A threaded bottom bracket shell, which means you can use anything from the loose-ball square-taper bottom brackets of yesteryear to the outboard bottom brackets of today. A threaded fork, which means you can use a quill stem and easily futz with your bar height for all eternity as you become less and less flexible—or convert to a threadless fork if you’d rather, which is a relatively straightforward operation, even with a one-inch headtube. Caliper rim brakes—like steel, I’m not saying they’re better (at least not this time), but old-fashioned sidepulls (dual- or single-pivot) are cheap, effective, so simple as to be idiot-proof, and you’ve got decades upon decades of inventory to choose from Horizontal dropouts—yes, a vertical dropout is more secure, but a horizontal dropout lends versatility in that it even allows you go single-speed should the need or desire arise. Also, you know those flip chips that are so hot right now? Horizontal dropouts are the original flip chip. Clearance—road bike designers didn’t come up with the idea that road bikes should have limited tire clearance until somewhere around the 1990s. That means you can generally fit 28mm tires easily and even go wider in many cases on those older steel road frames. Also, remember: there’s no rule that you have to use drop bars on a road bike frame. You can turn an older steel road frame into anything from a full-on race bike to an upright urban commuter.

  The Wheels Forget the “wheel systems” with proprietary rims, hubs, and spokes. Whether you buy them already built or you customize them yourself, you want a traditional pair of wheels with 32 or 36 steel spokes. This means if a spoke breaks you can just install a new one—and you can keep riding in the meantime, since you’ve got 31 (or 35) more. This also means you can keep your hubs and even sometimes your spokes should you need to replace your rim due to wear, damage, or changing needs. There’s nothing stopping you from swapping in wider rims, or tubeless rims, or even carbon rims if that’s what you’re into. As for the hub, you want a Shimano-compatible spline pattern, and better yet an actual Shimano hub. Cartridge bearings are generally used as a selling point when it comes to hubs, but those are for skateboard wheels, and nothing beats good quality cup-and-cone bearings for smoothness and serviceability. Also, a Shimano hub will let you use like 30 years’ worth of cassettes, from 7-speed up to as high as 12 speeds depending on the vintage of the hub; plus the freehub bodies are not only replaceable, but in lots of cases they’re even interchangeable, which means you can keep the hub going practically forever. Also, you want a Hyperglide hub, not the newer “Micro Spline” stuff. Given how long Hyperglide has been around, parts for it shouldn’t be disappearing anytime soon.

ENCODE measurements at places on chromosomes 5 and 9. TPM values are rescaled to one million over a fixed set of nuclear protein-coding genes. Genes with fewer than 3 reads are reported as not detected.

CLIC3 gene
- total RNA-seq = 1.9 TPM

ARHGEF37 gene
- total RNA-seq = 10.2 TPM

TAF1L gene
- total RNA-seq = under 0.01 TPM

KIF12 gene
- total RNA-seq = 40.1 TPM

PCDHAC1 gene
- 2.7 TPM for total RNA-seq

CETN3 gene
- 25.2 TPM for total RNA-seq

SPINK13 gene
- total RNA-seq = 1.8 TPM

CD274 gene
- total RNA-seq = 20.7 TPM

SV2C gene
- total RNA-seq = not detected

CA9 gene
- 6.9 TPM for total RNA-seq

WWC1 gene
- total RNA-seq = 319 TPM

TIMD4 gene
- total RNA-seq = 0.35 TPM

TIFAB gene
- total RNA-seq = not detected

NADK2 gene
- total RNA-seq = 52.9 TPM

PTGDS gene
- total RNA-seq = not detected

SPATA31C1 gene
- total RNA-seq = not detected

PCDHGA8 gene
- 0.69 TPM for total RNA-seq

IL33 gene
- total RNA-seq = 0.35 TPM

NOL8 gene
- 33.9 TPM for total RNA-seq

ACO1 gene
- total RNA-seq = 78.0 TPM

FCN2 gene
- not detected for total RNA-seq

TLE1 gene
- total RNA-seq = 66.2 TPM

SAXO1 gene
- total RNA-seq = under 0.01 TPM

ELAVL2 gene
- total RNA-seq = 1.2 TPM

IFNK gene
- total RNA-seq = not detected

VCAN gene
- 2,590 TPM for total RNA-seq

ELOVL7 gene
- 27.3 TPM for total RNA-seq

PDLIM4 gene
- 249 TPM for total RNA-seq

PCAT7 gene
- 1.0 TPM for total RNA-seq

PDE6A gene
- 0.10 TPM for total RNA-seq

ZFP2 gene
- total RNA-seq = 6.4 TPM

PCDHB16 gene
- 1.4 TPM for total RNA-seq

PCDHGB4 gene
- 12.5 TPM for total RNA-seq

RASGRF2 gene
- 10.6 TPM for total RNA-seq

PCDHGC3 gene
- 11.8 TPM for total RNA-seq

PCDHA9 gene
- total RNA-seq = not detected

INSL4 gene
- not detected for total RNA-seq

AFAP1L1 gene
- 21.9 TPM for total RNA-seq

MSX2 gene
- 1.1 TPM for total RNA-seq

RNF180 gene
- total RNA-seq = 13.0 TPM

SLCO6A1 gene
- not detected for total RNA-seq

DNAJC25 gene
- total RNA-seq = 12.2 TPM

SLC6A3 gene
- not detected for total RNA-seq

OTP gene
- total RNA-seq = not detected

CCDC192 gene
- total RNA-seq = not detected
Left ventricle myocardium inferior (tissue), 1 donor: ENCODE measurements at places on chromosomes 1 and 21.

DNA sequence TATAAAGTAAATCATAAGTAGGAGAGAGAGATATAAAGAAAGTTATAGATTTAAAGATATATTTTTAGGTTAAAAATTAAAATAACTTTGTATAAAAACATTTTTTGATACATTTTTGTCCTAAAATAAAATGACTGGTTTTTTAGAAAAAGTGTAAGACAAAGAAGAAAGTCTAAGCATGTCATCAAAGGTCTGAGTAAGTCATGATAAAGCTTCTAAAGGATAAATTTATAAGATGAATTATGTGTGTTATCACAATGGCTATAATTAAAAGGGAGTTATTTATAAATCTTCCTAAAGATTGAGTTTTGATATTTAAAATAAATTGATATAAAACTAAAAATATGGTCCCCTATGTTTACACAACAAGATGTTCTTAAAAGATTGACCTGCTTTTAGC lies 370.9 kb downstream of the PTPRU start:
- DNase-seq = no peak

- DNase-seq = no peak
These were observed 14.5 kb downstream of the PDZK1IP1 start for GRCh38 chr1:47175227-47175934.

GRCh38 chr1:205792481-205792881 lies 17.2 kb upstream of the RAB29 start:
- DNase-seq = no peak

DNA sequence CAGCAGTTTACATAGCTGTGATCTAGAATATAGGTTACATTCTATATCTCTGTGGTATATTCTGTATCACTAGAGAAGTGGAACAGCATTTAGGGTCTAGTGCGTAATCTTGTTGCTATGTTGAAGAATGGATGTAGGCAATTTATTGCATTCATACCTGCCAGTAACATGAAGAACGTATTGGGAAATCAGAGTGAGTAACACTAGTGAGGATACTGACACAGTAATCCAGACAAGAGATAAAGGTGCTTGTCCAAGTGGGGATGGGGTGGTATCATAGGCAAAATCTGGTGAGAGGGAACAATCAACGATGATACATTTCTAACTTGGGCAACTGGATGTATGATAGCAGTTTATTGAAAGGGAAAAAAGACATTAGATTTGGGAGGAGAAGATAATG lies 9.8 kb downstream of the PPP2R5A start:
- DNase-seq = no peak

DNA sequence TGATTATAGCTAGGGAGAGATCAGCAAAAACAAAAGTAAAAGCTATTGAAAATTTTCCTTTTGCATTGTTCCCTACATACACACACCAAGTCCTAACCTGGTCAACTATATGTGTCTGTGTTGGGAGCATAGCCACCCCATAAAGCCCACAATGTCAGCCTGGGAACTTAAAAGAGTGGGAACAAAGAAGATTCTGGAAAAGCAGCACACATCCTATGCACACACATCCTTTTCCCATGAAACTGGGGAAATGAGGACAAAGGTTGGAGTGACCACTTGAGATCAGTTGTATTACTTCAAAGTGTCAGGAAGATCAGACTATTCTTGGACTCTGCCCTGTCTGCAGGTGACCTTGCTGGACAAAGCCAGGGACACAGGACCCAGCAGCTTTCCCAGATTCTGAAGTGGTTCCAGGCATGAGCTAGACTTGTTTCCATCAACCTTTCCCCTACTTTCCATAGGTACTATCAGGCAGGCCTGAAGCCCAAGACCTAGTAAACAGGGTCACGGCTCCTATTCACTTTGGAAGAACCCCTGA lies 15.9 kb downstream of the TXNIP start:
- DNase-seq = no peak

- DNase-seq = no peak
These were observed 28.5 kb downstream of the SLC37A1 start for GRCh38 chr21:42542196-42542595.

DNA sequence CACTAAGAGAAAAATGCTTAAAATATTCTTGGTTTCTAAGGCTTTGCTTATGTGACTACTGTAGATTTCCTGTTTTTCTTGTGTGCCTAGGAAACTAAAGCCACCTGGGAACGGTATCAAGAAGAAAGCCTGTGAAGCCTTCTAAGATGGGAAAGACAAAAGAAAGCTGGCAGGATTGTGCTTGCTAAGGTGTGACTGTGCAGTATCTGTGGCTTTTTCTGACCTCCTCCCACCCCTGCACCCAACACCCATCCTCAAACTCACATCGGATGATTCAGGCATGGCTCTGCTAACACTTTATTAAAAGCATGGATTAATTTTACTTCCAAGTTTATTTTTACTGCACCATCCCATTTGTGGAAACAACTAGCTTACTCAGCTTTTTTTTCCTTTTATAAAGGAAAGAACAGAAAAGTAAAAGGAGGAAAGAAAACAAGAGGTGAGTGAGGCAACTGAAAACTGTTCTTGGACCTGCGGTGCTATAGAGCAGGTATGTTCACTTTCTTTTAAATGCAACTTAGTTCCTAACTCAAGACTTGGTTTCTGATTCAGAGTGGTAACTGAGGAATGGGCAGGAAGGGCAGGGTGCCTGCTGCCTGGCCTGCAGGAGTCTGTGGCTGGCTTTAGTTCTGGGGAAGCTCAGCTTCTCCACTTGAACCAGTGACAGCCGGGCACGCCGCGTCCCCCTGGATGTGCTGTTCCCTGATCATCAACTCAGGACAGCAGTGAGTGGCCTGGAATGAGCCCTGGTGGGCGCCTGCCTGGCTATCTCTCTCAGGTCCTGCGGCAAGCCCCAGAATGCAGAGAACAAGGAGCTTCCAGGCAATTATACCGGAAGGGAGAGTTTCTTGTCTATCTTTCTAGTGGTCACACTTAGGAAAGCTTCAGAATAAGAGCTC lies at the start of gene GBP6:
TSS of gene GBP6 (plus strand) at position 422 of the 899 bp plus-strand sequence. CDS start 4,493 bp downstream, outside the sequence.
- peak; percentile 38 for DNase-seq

The Drivetrain As far as shifting, for maximum future-proofing, you want the oldest system there is: friction. Shimano derailleur? Campagnolo? 5 speeds? 10 speeds? 20 speeds? (Okay, 20 speeds is not a thing…yet.) Pretty much anything will work with a friction setup, giving you virtually unlimited access to decades upon decades’ worth of cassettes and other consumables.

  Okay, fine, frictions not for you. Go with indexed downtube shifters, or bar-end shifters, or thumbshifters. Or, by all means, go “modern” with the convenience of integrated shifters such as Shimano STI or SRAM DoubleTap. (Or of course Campagnolo Ergo, but once you commit to indexed, integrated shifters you start getting locked into manufacturers’ proprietary parts, and Campagnolo can make using more widely available Shimano drivetrain stuff a bit more difficult.) Just keep in mind that indexing requires you to match your drivetrain components more carefully, though given the abundance of components out there this isn’t much of a problem.

  And whatever you do, go mechanical. I mean, nothing’s really stopping you from putting electronic shifting on that old steel frame, but if you’re going for future-proof above all else nothing beats the simplicity of levers and cables, and even if mechanical shifting is disappearing from the high end of component makers’ offerings it’s unlikely to vanish completely within our lifetimes. And again, we’re talking about future-proofedness here, so you want to be able to keep riding through those solar flares and electromagnetic pulses.

  So yeah, you want a classic road bike. For sheer versatility and simplicity, nothing beats it. Or lease a Hyundai, whichever works for you.